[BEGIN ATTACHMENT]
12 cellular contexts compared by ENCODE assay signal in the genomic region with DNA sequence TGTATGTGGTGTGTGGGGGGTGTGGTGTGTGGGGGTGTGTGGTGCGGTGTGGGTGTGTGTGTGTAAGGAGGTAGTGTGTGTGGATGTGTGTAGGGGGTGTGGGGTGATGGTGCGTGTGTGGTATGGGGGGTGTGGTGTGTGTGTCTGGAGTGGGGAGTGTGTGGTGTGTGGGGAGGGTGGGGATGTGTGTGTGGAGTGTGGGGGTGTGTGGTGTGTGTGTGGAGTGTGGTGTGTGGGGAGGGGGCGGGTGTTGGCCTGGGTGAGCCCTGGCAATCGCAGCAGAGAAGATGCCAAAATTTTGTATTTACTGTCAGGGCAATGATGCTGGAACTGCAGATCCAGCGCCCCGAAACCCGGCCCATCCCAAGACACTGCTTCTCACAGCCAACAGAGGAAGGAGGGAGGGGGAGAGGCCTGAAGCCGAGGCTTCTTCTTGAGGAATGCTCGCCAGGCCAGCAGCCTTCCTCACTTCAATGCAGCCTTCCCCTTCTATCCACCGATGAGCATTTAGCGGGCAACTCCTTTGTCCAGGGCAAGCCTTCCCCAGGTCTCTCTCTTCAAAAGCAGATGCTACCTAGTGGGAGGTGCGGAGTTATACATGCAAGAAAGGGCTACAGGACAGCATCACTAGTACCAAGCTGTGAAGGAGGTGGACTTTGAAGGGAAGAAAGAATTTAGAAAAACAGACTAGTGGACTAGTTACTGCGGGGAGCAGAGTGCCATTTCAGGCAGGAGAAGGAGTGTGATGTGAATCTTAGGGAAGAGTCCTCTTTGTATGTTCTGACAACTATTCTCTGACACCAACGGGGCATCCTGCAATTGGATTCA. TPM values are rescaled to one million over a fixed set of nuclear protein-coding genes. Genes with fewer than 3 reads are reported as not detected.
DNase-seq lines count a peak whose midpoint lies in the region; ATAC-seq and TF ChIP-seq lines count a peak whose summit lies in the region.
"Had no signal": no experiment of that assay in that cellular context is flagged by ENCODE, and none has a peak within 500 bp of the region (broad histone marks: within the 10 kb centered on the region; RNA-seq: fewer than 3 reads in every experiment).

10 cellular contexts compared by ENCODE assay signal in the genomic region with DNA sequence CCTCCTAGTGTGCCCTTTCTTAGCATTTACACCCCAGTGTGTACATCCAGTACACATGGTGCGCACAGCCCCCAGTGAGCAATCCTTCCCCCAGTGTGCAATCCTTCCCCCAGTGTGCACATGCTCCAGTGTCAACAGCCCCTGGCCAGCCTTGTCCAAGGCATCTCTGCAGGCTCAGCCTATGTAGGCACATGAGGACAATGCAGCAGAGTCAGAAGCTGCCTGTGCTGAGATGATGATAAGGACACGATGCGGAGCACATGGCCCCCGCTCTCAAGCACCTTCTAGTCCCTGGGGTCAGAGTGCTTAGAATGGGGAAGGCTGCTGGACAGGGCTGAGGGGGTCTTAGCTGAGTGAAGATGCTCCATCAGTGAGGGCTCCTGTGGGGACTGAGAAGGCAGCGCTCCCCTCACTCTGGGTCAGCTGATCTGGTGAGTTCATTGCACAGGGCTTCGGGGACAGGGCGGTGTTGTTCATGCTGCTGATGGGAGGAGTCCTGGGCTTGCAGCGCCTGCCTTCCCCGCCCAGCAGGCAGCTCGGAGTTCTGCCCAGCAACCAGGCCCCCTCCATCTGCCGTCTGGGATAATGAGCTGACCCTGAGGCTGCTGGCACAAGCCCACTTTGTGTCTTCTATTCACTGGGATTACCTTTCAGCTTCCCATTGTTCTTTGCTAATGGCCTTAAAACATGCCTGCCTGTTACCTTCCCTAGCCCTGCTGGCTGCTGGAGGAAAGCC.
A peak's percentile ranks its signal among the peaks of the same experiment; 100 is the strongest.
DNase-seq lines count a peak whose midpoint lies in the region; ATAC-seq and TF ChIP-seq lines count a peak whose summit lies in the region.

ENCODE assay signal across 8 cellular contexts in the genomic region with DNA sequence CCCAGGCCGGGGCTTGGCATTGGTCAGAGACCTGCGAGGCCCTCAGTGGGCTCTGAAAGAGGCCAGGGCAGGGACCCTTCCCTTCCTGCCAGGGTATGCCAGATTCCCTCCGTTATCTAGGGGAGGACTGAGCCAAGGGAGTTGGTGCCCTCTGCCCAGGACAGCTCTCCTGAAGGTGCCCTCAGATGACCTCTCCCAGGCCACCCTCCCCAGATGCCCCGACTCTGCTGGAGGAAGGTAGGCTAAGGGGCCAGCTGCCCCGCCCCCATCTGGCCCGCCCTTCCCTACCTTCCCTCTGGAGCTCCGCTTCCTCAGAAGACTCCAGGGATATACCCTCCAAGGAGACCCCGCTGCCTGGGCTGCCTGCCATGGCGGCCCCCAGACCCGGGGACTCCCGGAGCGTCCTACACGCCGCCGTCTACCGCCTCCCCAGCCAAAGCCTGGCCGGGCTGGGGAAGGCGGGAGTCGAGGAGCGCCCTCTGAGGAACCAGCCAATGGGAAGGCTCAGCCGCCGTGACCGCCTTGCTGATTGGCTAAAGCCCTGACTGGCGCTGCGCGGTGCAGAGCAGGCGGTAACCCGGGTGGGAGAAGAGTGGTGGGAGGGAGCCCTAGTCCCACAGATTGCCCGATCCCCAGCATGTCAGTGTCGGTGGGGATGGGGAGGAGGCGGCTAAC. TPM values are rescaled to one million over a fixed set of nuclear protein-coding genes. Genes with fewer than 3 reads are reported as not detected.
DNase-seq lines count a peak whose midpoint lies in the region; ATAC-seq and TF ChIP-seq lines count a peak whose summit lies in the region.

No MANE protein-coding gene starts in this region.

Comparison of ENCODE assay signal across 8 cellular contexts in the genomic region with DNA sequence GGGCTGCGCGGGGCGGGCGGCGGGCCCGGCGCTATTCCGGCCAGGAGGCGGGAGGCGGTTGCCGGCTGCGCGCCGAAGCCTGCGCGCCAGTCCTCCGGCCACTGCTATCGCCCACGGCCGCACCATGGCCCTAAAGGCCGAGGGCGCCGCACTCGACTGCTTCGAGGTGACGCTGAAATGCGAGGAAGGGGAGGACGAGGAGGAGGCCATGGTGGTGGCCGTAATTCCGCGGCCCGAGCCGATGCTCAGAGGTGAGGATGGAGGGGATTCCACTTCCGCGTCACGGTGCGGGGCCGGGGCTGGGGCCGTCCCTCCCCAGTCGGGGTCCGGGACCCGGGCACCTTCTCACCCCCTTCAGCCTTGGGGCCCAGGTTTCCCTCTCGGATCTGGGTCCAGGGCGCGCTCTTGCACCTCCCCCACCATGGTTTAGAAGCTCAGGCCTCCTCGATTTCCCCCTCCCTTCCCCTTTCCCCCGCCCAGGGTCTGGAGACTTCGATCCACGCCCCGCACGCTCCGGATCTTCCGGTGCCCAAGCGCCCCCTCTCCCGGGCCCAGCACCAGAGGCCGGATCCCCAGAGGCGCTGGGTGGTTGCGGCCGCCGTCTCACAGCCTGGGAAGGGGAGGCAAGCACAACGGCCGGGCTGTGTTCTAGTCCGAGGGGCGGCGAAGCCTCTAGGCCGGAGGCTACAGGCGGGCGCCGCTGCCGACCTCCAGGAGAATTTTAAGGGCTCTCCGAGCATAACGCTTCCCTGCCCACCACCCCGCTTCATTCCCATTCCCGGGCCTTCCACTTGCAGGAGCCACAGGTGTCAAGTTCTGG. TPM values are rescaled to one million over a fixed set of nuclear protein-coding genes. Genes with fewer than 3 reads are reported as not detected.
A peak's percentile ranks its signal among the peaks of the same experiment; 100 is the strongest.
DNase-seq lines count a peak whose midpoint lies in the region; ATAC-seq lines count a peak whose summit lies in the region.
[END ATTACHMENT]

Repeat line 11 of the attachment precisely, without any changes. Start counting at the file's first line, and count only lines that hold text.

A peak's percentile ranks its signal among the peaks of the same experiment; 100 is the strongest.